Also known as “golden needles” and “tiger lilies,” dried lily buds are among the most notable of edible flowers in Chinese cuisine. Lily buds are the unopened flowers of the daylily plant. The lily, or Hemerocallis to refer to it by its scientific name, has been used in China as both a food and medicinal plant for over 2,000 years. In traditional Chinese medicine, dried lily buds are thought to help with insomnia and alleviate a cough.
Dried lily buds are typically yellow-gold in color and are generally two to three inches long. They are known to have a delicate flavor, often described as musky, earthy, and sometimes even sweet or slightly tart. More often than not, dried lily buds are used for their unique aroma which is somewhat fruity and flowery. When used in recipes, they generally have a chewy, but slightly crunchy texture.
Purchasing Dried Lily Buds
Dried lily buds can be found in most Asian markets and are generally available in small four-to eight-ounce cellophane bags; they are relatively inexpensive. When purchasing dried lily buds, look for ones that are pale in color and not brittle—freshly dried lily buds should be light brown in color and flexible. If they are dark brown or they crumble, don’t buy them as they are past their prime.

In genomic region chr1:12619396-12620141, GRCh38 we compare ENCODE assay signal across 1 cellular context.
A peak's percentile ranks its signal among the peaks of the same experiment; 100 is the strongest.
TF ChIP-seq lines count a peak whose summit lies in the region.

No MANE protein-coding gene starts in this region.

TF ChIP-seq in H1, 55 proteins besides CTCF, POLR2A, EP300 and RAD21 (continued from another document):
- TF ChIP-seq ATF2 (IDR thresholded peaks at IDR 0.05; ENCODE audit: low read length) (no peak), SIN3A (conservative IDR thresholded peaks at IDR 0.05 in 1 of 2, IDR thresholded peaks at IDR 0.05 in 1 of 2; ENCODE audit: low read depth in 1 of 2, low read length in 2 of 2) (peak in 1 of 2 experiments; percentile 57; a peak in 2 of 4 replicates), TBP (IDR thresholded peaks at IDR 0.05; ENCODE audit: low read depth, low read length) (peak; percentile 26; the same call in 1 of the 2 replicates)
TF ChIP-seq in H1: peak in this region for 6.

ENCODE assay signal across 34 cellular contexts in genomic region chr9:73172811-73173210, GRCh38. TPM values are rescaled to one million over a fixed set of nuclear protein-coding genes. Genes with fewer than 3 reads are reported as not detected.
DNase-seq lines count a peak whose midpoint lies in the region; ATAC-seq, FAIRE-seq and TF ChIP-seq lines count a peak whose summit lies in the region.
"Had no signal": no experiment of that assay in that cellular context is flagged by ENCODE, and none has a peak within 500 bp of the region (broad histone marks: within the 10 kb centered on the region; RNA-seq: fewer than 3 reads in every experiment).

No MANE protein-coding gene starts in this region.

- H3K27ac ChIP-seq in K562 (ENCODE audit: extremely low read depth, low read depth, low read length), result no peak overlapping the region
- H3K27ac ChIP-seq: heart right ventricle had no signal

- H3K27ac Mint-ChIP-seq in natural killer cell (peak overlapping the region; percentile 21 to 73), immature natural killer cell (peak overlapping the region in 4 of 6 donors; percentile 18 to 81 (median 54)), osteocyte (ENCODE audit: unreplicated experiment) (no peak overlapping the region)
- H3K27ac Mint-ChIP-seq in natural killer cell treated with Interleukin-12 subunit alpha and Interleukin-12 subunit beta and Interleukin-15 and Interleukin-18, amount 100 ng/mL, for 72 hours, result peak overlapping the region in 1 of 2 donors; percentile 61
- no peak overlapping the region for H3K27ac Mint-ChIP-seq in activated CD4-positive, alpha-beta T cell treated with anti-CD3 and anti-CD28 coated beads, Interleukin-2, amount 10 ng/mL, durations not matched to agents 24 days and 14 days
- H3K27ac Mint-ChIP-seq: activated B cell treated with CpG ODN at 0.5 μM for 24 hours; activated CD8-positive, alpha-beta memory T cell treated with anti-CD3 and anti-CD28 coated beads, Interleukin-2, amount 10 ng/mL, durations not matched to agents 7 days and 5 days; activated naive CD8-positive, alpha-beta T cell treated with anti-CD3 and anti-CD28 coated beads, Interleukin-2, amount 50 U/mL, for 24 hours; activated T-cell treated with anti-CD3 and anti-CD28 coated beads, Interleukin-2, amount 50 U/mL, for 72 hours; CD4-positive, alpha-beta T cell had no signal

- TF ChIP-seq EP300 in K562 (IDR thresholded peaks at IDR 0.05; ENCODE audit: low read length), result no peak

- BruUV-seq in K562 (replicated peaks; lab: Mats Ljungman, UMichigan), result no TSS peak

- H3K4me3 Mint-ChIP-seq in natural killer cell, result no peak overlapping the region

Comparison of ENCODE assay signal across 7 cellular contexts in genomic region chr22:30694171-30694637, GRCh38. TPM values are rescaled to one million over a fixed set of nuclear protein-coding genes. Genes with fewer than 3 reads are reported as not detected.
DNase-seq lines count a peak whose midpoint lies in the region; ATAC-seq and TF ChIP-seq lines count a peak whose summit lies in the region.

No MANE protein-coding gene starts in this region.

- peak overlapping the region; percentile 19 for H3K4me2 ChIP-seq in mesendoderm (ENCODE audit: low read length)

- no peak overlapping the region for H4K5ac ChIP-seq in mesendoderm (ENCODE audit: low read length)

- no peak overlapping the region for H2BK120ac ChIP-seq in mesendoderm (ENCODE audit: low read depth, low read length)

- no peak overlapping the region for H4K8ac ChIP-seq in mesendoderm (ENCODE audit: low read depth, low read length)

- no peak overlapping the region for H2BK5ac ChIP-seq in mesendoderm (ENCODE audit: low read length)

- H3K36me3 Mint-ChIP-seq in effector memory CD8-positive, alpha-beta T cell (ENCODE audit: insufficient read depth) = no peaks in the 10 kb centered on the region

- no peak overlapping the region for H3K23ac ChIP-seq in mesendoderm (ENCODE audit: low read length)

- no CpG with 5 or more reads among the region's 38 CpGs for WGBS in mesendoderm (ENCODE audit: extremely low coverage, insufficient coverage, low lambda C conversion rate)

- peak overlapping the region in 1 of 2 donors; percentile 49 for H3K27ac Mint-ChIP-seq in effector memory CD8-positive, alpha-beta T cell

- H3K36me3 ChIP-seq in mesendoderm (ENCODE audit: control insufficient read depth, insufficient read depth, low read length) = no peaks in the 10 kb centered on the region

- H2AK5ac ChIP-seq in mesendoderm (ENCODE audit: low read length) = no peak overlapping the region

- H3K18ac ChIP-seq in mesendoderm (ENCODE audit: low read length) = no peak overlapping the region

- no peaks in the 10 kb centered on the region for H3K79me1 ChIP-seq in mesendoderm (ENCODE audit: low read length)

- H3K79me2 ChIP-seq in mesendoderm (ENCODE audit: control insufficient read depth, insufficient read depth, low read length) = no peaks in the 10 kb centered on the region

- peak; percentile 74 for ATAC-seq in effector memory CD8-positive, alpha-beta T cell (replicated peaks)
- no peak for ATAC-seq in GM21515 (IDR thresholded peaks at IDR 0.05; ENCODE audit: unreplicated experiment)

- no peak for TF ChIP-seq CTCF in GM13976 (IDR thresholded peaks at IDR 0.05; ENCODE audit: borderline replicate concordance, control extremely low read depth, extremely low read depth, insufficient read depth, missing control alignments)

Storing and Using Dried Lily Buds
At home, store dried lily buds in a sealed jar in a dark and cool and dry place.
Before using, you may need to cut off about 1/4 inch at the bottom of the bud to get rid of the woody stem. As the buds are most often purchased dried, like many other "woody" Chinese vegetables and ingredients, they need to be rehydrated in water before using. Soaking the lily buds in warm water (in this case for about 30 minutes) before using will do the trick.
They can then be left whole or cut in half crosswise as called for in the recipe. Some recipes even call for the buds to be cut in half and hand shredded. Or, for better flavor and an interesting texture, try tying them in a knot.
Recipes With Dried Lily Buds
Dried lily buds are an ingredient in many authentic Chinese recipes both as a vegetable of sorts and as a garnish. One of the most famous lily bud dishes is “Jai,” otherwise known as “Buddha’s delight," which is a vegetarian stew traditionally served on the first day of the Chinese New Year to bring good luck. Other well-known Chinese dishes that prominently feature lily buds are Mu-Shu pork, an egg, pork, and vegetable stir-fry wrapped in a pancake, and the classic hot and sour soup.